WHO knew you can get a kosher meal in a Druze village? Azmi Azmi, a knowledgeable and amicable Druze tour guide, welcomed members of the American Jewish Press Association to Isfiya, a Druze village on Mount Carmel. He led us to a guest house in the quaint Old Village section of town where a typical Mideast lunch was already on the tables. He said thousands of tourists come here, including students from the University of Haifa nearby.
It was a drizzling day in January. No one carried an umbrella so we were glad to be indoors for the afternoon. On the wall was the Druze five-colored flag symbolizing their principles: green for nature, red for the land, yellow for sunlight, blue for the sky, and white for purity. On the next wall was a framed rabbinical certificate attesting to the kashrut of the kitchen.
The Druze number more than a million spread out in the Galilee, the Golan and the bordering countries of Lebanon and Syria. Plus another million in the rest of the world. “We don’t have a homeland,” Azmi said. “We don’t believe in borders or holy places.”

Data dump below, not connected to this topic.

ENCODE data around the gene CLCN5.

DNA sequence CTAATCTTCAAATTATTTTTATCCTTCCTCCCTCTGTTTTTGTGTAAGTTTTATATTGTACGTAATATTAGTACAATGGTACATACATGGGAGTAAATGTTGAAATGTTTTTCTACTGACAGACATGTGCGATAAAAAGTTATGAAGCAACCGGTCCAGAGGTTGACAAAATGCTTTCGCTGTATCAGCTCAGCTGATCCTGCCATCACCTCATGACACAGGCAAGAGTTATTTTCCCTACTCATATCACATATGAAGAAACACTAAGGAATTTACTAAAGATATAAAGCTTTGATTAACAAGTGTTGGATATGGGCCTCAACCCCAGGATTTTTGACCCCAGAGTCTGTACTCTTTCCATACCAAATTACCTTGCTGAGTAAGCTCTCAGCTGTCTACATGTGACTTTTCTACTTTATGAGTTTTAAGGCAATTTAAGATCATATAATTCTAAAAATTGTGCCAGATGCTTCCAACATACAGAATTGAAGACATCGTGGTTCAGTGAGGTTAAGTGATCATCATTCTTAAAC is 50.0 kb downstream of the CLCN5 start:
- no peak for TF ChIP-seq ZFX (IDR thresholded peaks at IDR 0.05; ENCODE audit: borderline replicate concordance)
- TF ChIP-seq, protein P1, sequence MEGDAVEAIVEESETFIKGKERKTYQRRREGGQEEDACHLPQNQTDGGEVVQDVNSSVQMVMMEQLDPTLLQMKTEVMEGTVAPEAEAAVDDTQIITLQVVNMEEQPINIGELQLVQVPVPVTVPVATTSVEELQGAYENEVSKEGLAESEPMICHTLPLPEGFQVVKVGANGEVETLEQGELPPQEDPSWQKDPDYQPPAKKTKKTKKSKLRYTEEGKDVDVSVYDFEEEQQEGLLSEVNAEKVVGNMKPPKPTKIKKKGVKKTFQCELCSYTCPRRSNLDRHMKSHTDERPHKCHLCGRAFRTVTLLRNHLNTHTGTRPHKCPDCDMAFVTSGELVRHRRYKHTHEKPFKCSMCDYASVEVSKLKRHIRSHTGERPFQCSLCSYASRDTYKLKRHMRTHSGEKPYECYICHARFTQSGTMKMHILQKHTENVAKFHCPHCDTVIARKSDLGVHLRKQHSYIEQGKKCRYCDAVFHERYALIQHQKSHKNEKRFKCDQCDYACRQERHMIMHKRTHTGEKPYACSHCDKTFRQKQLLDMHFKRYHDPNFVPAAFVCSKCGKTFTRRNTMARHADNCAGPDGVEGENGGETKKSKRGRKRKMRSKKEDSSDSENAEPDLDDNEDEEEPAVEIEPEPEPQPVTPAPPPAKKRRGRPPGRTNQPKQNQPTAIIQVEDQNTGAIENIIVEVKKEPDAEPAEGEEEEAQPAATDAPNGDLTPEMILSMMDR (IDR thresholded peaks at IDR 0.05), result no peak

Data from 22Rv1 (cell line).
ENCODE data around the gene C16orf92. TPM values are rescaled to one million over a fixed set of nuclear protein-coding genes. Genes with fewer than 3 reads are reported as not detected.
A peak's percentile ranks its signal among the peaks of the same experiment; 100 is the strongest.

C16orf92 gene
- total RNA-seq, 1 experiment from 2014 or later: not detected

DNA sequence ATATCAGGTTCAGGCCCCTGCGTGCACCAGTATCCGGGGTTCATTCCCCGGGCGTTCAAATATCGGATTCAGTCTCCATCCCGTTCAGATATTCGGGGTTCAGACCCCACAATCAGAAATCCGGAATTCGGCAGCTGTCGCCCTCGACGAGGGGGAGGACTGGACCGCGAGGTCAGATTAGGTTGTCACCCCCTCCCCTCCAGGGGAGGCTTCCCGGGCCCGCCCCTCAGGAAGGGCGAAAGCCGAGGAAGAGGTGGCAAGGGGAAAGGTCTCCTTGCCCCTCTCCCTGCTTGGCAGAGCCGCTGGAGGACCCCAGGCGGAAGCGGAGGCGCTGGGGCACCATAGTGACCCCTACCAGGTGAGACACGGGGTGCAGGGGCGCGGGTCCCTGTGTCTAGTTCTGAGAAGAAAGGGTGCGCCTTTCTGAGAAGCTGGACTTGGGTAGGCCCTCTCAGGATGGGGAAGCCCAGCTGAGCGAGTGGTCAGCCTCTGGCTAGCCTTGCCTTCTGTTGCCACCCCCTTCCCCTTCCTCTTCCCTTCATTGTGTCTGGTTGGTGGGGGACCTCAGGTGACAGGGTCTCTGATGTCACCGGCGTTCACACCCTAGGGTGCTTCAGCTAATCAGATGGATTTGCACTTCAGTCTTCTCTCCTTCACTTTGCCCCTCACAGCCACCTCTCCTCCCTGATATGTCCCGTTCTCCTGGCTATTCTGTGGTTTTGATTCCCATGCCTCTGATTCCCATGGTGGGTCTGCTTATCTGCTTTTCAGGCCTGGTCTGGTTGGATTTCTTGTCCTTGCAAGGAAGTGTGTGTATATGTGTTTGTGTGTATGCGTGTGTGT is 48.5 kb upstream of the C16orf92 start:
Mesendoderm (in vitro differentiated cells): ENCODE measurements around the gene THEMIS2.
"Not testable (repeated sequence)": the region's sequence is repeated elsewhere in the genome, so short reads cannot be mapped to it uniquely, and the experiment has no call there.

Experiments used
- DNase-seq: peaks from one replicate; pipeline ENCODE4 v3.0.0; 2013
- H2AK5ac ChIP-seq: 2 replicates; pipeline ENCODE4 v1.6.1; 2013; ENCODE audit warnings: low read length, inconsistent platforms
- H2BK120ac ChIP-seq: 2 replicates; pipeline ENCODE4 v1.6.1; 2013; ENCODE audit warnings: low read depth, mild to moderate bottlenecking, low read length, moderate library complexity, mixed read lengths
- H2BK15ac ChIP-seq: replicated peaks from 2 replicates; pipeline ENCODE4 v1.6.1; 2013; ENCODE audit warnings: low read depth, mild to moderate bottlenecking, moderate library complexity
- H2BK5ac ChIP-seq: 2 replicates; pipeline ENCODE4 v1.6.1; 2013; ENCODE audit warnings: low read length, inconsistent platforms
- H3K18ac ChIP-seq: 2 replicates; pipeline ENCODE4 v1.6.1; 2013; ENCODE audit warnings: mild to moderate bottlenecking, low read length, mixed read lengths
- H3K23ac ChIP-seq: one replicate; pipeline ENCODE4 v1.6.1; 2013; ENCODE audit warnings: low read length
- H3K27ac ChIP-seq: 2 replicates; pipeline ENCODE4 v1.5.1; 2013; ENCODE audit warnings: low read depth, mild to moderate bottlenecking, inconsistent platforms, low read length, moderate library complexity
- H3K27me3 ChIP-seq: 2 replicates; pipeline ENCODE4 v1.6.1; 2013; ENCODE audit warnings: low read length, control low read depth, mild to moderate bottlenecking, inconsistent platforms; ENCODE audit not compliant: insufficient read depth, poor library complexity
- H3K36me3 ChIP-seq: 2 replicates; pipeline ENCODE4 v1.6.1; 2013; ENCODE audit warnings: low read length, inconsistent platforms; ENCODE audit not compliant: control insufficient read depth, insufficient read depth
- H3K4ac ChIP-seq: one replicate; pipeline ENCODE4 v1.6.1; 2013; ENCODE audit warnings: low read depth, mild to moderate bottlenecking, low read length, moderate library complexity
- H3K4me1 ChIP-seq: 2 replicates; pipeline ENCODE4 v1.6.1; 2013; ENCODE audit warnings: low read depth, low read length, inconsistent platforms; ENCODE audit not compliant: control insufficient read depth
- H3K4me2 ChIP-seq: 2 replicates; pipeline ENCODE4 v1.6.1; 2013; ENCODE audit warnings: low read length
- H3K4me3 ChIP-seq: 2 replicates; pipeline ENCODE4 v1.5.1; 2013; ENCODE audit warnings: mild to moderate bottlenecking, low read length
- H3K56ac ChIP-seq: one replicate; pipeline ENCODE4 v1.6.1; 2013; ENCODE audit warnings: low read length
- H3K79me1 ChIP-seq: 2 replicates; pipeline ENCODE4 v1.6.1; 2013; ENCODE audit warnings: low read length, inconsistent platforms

The Druze population in Isfiya is 12,000. Azmi said that 80 percent of the Druze serve in the IDF compared to 65 percent of Israelis who serve. “We have five Druze serving as pilots. That’s why the Jews consider the Druze their only friends.”
An offshoot of Shia Islam, the Druze abstain from pork, and don’t mix meat and dairy (like the Jews, curiously).
“We believe in reincarnation,” Azmi said. “Death is the end of one part and the beginning of another part. We are reborn as people, never as animals.”
The Druze are divided in religious and nonreligious. You make a choice at age 15. If you opt for religious you give up “smoking, alcohol, disco, movies, swimming and traveling.” If you choose to be nonreligious you are secular and you can swim, smoke and drink.
Azmi described the Druze worship place as a simple empty room, no lights, you sit on the floor. There is no kneeling. “Our holy book is called Chochma (Wisdom). I’m not religious so I’m not allowed to read the book or even touch it.”
Druze don’t fast, or pray five times a day like traditional Muslims. “You have one wife only,” Azmi said. “Even that is sometimes too much.”